Grizzlies 1 Logging 0
No. 1190, April 27, 2023
Victory for Bears and Trees in Montana
Last month the Center for Biological Diversity and allies went to court to halt a logging project threatening grizzly bears in Montana’s Kootenai National Forest.
A federal judge sided with us and the bears, saying the agencies involved hadn’t properly studied how it could hurt grizzlies. Only 42 of these burly bears remain in this forest, and four of them (including a mother with cubs) live in the proposed logging site. The project, known as the Knotty Pine timber sale, would allow logging on more than 5,000 acres of public land — including massive clearcuts. It would also create miles of new roads, which are extra deadly for grizzlies.
This week’s decision keeps the bears safe until the judge gives a final ruling.
Help us keep fighting for grizzlies and other wildlife with a gift to our Saving Life on Earth Fund. Donate now, and it’ll be matched dollar for dollar.
Help Forests Fight Climate Change
Besides providing crucial habitat for wildlife like fishers, martens and spotted owls, old forests on federal lands play an essential role in fighting climate change. But instead of protecting these forests, the U.S. government routinely lets them be chopped down.
Finally, after more than a year of advocacy by the Center and partners, the U.S. Forest Service has started the process of making a rule to protect federally managed old forests, following an order from President Biden. It just started the process of making a rule to protect federally managed old forests. Now the Biden administration is taking public comments to guide that rule’s development.
You can help: Tell the Forest Service to create powerful, permanent protections for mature and old-growth forests for the sake of climate resiliency and endangered species.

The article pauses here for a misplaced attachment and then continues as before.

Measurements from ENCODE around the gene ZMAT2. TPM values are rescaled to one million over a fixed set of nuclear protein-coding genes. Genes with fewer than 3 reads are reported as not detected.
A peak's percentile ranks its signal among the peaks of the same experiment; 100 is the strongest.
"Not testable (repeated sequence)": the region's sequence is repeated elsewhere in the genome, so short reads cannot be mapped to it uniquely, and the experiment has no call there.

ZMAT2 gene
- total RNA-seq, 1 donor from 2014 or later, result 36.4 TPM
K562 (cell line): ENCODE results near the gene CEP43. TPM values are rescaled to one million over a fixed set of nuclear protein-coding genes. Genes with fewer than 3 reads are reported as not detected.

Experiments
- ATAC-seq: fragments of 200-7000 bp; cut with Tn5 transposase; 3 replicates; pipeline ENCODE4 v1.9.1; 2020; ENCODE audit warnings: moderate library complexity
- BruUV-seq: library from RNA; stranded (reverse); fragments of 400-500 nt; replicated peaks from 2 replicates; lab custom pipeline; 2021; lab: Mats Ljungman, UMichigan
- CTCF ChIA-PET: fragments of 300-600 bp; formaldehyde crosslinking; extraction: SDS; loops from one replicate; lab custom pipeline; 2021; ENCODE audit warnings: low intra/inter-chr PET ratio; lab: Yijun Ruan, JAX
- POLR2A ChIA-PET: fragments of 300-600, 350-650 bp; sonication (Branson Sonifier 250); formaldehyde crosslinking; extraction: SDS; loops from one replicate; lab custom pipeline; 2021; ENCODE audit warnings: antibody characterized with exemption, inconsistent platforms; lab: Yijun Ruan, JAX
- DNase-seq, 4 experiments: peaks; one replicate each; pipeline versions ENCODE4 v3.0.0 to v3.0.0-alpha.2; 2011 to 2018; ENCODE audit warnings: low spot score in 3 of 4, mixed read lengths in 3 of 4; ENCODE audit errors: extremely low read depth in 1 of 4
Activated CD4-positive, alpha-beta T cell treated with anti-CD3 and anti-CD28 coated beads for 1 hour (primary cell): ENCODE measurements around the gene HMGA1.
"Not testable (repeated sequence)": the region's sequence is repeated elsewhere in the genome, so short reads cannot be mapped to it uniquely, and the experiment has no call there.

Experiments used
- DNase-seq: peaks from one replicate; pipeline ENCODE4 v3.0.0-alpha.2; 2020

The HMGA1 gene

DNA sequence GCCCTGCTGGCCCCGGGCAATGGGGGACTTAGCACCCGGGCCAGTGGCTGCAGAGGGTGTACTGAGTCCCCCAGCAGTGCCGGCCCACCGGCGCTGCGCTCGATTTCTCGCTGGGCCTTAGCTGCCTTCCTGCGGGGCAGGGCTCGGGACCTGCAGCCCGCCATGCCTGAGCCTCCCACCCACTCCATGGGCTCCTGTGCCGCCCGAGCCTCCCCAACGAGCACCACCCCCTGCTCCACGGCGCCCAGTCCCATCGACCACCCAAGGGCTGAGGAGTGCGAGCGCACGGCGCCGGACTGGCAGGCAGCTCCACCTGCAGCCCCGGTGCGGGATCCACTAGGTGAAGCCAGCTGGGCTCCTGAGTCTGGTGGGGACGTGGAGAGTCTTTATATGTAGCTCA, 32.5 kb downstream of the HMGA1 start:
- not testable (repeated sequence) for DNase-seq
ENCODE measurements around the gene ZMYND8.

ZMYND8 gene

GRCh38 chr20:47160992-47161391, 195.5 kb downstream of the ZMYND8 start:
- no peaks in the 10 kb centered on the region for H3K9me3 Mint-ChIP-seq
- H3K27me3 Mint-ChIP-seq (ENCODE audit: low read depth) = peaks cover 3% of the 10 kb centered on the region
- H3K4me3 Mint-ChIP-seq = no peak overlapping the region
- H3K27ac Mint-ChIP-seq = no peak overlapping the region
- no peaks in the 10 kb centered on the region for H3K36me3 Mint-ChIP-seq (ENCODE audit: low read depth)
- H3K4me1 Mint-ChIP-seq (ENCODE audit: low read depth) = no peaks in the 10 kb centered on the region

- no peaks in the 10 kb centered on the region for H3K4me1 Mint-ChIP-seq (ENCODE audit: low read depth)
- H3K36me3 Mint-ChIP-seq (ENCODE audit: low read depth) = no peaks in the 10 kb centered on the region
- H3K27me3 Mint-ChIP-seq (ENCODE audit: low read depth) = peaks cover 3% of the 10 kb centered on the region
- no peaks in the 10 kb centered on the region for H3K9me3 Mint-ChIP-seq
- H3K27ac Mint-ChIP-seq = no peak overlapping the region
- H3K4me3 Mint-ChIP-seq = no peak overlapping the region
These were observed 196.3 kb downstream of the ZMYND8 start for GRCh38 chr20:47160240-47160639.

Good News for Southern Resident Orcas
The Oregon Fish and Wildlife Commission has voted to advance a petition from the Center and allies calling on the state to safeguard beloved Southern Resident orcas, of whom only 73 remain.
Thanks to years of work by the Center, our partners, and supporters like you, these unique, intelligent whales are protected under the federal Endangered Species Act, but they’re still threatened by dwindling Chinook salmon runs, pollution, and vessel traffic.
“Southern Resident orcas are one step closer to getting the protection they need in Oregon, thanks to the wildlife commission’s leadership,” said the Center’s Quinn Read. “This is an encouraging sign that Oregon has moved from the sidelines of orca recovery onto the field of play.”
Win for a Wetland Flower in the Desert
Following legal action by the Center, the U.S. Fish and Wildlife Service just announced protection for the rare Wright’s marsh thistle, including critical habitat safeguards for the imperiled wetlands it calls home.
This beautiful plant can reach 8 feet tall and has vibrant pink flowers. Sadly it’s threatened by grazing, oil and gas drilling, climate-change-fueled drought, and more. Though the Service recognized its need for protection in 2010, the thistle sat on the agency’s waiting list for 13 years.